# The great confusion about HTTP Patch

PATCH is a relatively new addition to the set of HTTP verbs. Proposed about 4 years ago in RFC 5789 it’s designed to allow an API to support partial updates.

A new method is necessary to improve interoperability and prevent errors. The PUT method is already defined to overwrite a resource with a complete new body, and cannot be reused to do partial changes. Otherwise, proxies and caches, and even clients and servers, may get confused as to the result of the operation.

Great, myself along with a bunch of other API designers started to treat it as PUT but for partial updates. Sure it only worked for simple entities and started to break down with objects containing complex properties but this was Web 2.0 and we started to do something along the lines of this.

 PATCH /cars/1
Content-Type: application/json

{ "colour": "new-paint-colour" }

Now we can just check the verb to see if we want to null out missing entities, if it was a PUT we’d replace the entire object, and if it’s a PATCH we’d just update the properties specified right? …right? Wrong!

Turns out there’s a few downsides

## What was wrong with that? So what is PATCH then?

Well, it’s important to note that the content type of the resource is not the same as the content type of the PATCH request. The PATCH request is a description of changes, the format of that description is up to the server and client to decide. Actually this part becomes clear once we get to the second section immediately after the introduction.

The PATCH method requests that a set of changes described in the request entity be applied to the resource identified by the Request- URI. The set of changes is represented in a format called a “patch document” identified by a media type.

In fact the spec goes on to say that there won’t be any universal “patch document” format.

Further, it is expected that different patch document formats will be appropriate for different types of resources and that no single format will be appropriate for all types of resources. Therefore, there is no single default patch document format that implementations are required to support.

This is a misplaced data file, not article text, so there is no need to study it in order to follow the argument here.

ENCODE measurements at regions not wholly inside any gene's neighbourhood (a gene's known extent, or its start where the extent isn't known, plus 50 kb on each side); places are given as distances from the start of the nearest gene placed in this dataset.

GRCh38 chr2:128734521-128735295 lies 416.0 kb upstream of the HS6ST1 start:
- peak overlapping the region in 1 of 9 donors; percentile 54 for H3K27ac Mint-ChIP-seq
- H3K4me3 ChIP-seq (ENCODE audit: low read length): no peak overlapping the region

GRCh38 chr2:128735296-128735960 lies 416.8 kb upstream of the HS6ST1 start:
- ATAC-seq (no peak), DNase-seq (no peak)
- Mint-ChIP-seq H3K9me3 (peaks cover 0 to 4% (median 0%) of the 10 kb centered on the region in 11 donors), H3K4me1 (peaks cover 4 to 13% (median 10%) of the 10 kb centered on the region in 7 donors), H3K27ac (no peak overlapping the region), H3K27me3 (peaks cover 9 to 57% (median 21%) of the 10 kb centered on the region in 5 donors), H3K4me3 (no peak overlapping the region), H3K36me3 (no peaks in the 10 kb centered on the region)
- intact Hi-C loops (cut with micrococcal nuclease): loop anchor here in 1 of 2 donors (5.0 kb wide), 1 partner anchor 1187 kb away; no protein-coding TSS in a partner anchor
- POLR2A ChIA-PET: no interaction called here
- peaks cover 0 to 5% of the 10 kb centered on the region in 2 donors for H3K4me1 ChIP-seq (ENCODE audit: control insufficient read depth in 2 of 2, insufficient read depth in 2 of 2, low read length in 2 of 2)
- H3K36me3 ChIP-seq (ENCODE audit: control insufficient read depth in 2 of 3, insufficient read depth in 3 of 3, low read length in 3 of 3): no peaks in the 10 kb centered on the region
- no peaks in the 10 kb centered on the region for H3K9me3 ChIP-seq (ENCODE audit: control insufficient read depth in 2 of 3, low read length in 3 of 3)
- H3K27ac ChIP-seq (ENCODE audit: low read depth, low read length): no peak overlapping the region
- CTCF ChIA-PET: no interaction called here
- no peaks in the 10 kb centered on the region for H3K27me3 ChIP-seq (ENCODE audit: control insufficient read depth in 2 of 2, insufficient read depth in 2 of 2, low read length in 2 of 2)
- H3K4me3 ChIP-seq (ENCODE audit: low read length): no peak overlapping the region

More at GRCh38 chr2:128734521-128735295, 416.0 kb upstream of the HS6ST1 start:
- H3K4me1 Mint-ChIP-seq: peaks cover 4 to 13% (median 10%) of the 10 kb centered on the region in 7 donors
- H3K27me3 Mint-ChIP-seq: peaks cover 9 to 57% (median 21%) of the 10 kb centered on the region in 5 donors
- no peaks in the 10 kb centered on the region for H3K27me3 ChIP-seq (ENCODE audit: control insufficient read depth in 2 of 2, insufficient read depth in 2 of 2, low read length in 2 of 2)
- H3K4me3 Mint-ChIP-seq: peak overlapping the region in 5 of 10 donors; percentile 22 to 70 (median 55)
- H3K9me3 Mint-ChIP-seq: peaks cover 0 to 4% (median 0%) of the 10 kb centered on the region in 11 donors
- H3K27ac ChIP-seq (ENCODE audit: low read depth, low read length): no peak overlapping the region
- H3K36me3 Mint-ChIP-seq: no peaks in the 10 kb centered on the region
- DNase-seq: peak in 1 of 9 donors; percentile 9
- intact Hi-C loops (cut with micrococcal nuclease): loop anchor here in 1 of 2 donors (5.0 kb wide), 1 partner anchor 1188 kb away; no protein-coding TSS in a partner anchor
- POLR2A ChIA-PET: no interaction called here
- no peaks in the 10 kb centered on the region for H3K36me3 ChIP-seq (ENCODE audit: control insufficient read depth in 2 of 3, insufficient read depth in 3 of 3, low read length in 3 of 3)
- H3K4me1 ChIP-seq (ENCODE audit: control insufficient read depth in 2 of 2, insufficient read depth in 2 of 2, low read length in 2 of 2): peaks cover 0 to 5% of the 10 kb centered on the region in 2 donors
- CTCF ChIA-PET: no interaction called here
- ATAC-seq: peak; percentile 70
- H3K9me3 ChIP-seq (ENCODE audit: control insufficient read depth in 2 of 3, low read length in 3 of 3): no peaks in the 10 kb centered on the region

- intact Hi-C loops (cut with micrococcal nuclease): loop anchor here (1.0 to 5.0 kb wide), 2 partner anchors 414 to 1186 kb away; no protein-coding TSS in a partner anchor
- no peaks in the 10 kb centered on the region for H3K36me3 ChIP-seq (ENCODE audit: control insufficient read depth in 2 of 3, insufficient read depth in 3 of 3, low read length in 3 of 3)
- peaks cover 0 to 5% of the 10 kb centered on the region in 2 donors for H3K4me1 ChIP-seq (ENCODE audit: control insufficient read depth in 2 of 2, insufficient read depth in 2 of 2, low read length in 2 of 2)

So there we go, PATCH actually looks something along the lines of

 PATCH /cars/1
Content-Type: [patch document content type]

[Description of changes]

Because of the lack of standardisation around the content type at the moment to support PATCH you need to decide what type of patch documents you wish to support and implement that support yourself.

## What content-type should I support?

Well any old content-type, you could even create one yourself! But the chances are that it won’t be that widely supported outside of your ecosystem, but who knows, that might suit you just fine.

Myself, I like the look of application/json-patch described in RFC 6902 as it’s easy to read and write and seems to be gaining a lot of mind share.

Here’s an example:

 PATCH /cars/1
Content-Type: application/json-patch

{"replace": "/colour", "value": "red"}

It’s super obvious that we’re updating the colour property of the car resource to red. Fantastic.

## Closing words

So PATCH is not PUT for partial updates, it applies a set of changes to a resource as described in the request, this set of changes is called a “patch document”.

As a bonus I’m pretty sure it’s RESTful, REST doesn’t require representations to be “complete”.